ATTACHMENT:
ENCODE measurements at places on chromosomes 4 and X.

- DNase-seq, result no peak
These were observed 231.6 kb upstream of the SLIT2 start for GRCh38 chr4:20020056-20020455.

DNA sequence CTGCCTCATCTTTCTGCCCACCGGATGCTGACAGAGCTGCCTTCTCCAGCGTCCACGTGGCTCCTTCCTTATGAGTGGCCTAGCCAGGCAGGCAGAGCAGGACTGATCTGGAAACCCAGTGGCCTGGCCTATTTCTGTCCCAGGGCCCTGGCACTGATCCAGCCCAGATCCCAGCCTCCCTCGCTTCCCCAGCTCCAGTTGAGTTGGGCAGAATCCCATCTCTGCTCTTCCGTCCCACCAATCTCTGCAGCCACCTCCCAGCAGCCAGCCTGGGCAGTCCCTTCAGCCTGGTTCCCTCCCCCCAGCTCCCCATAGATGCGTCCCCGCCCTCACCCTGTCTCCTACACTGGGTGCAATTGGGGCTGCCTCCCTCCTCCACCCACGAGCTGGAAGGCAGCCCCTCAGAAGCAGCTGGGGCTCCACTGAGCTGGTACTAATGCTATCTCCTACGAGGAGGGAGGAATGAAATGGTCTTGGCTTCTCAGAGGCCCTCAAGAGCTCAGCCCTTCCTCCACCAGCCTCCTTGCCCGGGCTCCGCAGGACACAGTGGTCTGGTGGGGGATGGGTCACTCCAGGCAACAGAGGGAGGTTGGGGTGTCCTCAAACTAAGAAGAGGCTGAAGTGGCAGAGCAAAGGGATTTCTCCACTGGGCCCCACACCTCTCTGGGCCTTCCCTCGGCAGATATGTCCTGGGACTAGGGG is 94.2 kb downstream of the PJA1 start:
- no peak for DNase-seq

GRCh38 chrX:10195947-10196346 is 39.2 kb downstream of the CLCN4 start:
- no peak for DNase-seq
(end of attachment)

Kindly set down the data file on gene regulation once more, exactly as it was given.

ENCODE measurements at places on chromosomes 4 and X.

- DNase-seq, result no peak
These were observed 231.6 kb upstream of the SLIT2 start for GRCh38 chr4:20020056-20020455.

DNA sequence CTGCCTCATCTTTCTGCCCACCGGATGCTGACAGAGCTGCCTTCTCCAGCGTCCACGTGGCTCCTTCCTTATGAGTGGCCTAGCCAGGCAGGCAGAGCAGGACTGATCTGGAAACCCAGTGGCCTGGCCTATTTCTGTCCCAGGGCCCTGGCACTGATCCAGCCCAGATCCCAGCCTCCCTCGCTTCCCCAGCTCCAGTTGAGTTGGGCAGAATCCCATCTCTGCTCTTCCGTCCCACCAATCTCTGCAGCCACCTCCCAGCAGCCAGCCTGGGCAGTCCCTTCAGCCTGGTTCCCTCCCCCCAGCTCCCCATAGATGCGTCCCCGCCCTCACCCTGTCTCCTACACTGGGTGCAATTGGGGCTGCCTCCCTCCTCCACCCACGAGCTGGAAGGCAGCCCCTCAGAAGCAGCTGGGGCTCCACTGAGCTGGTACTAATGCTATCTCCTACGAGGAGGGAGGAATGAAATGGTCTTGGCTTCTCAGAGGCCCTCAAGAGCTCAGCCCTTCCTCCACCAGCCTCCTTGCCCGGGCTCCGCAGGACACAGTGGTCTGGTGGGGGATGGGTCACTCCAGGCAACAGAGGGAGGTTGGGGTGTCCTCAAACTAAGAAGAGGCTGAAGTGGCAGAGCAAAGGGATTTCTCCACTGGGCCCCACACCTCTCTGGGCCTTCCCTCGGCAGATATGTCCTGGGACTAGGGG is 94.2 kb downstream of the PJA1 start:
- no peak for DNase-seq

GRCh38 chrX:10195947-10196346 is 39.2 kb downstream of the CLCN4 start:
- no peak for DNase-seq